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Usage Instructions for Ragout

Quick Usage

    usage: ragout    [-h] [-o output_dir] [-s {sibelia,hal}]
                     [--no-refine] [--overwrite] [--repeats] [--debug]
                     [-t THREADS] [--version]

    positional arguments:
      recipe_file           path to recipe file

    optional arguments:
      -h, --help            show this help message and exit

      -o output_dir, --outdir output_dir
                            path to the working directory (default: ragout-out)
      -s {sibelia,hal}, --synteny {sibelia,hal}
                            tool for synteny block decomposition (default:
      --refine              enable refinement with assembly graph (default:

      --solid-scaffolds     do not break input sequences - disables chimera
                            detection module (default: False)
      --overwrite           overwrite results from the previous run (default: False)
      --repeats             enable repeat resolution algorithm (default: False)
      --debug               enable debug output (default: False)
      -t THREADS, --threads THREADS
                            number of threads for synteny backend (default: 1)
      --version             show program's version number and exit


You can try Ragout on the provided ready-to-use examples:

    bin/ragout examples/E.Coli/ecoli.rcp --outdir examples/E.Coli/out/ --refine
    bin/ragout examples/H.Pylori/helicobacter.rcp --outdir examples/H.Pylori/out/ --refine
    bin/ragout examples/S.Aureus/aureus.rcp --outdir examples/S.Aureus/out/ --refine
    bin/ragout examples/V.Cholerae/cholerae.rcp --outdir examples/V.Cholerae/out/ --refine

Algorithm Overview

Ragout first uses Sibelia or HAL alignment for to decompose the input
genomes into the sequences of synteny blocks -- this step is usually 
the most time-consuming.

Using the synteny information, Ragout infers the phylogenetic tree
of the input genomes (if it is not given as input).
Next, Ragout constructs the breakpoint graph (which reflects adjacencies 
between the synteny blocks in the input genomes) and recovers the missing adjacencies 
in the target genome (as it is fragmented, some adjacencies are missing). 
Then, assembly fragments are joined into scaffolds. The final
chromosomes are constructed as a consensus of scaffolds built
with different synteny block scales.

Finally, an optional refinement step is performed. Ragout reconstructs
assembly (overlap) graph from the assembly fragments and uses
this graph to insert very short/repetitive fragments into the 


Ragout needs as input:

* Reference genomes [in FASTA format]
* Target assembly in [in FASTA format]
* Optionally, a phylogenetic tree with the reference and target genomes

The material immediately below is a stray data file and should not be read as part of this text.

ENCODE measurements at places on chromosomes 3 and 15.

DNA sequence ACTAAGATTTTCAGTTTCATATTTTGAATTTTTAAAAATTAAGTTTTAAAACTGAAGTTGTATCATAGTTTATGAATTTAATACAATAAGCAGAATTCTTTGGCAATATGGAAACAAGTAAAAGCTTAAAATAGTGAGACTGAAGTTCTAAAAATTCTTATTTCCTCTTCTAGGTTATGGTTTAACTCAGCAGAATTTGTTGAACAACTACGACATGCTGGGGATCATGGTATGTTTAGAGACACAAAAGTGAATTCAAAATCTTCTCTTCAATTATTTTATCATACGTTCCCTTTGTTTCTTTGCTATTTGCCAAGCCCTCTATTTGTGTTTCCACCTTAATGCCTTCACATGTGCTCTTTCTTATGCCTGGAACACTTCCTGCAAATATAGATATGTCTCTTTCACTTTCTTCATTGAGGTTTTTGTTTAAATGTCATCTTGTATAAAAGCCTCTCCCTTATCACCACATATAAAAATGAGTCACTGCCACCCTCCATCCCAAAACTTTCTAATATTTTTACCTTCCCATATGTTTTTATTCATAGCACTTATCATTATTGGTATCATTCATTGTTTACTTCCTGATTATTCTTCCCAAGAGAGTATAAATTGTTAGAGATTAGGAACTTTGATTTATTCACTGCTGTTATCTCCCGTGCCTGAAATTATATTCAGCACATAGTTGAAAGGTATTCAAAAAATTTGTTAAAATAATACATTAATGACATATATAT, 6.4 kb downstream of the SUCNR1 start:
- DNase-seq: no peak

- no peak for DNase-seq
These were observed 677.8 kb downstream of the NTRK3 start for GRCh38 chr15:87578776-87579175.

Alternatively, to process larger genomes (>100Mb) you will need to use 
HAL alignment as input (produced by Progressive Cactus).

All input parameters are be described in a single configuration file (see below)


After running Ragout, the output directory will contain (where "target" is the name
of your target genome).

* __target_scaffolds.fasta__: assembled scaffolds
* __target_unplaced.fasta__: unplaced input fragments
* __target_scaffolds.links__: the order and orientation of the input fragments in assembled scaffolds
* __target_scaffolds.agp__: same as above, but in NCBI AGP format

Configuration (Recipe) File

A recipe file describes the Ragout run configuration.
Here is an explicit example (some parameters are optional):

    #reference and target genome names (required)
    .references = rf123,col,jkd,n315
    .target = usa
    #phylogenetic tree for all genomes (optional)

    .tree = (rf122:0.02,(((usa:0.01,col:0.01):0.01,jkd:0.04):0.005,n315:0.01):0.01);
    #paths to genome fasta files (required for Sibelia)
    col.fasta = references/COL.fasta
    jkd.fasta = references/JKD6008.fasta
    rf122.fasta = references/RF122.fasta
    n315.fasta = references/N315.fasta
    usa.fasta = usa300_contigs.fasta
    #synteny blocks scale (optional)

    .blocks = small
    #reference to use for scaffold naming (optional)
    .naming_ref = rf122

or, alternatively, if using HAL as input:

    .references = miranda,simulans,melanogaster
    .target = yakuba
    #HAL alignment input. Sequences will be extracted from the alignment
    .hal = genomes/alignment.hal

Each configuration parameter could be "global" (related to the run) or 
"genomic" (for a particular genome). Global parameters start from dot:

    .global_param_name = value

To set a genomic parameter, use:

    genome_name.param_name = value

### Global parameters

* __references__: comma-separated list of reference names [required]
* __target__: target genome name [required]
* __tree__: phylogenetic tree in NEWICK format
* __blocks__: synteny blocks scale
* __hal__: path to the alignment in HAL format
* __naming_ref__: reference to use for output scaffolds naming

If you do not specify phylogenetic tree or synteny block scale, 
they will be inferred automatically.

### Genomic parameters

* __fasta__: path to FASTA [default = not set]
* __draft__: indicates that reference is in a draft form (not chromosomes) [default = false]

Paths to FASTA/HAL can be absolute or relative to the recipe file. 

If you use Sibelia for synteny blocks decomposition you must specify 
FASTA for each input genome. If you use HAL, sequnces will be extracted 
from the alignment.

Sibelia requires all FASTA sequence identifiers (">gi...") within ALL files to be unique.

You can use wildcards to set the genomic parameters. 
For instance, if all input references except one are in a draft form:

    *.draft = true
    complete_ref.draft = false

Parameters Description

### Phylogenetic tree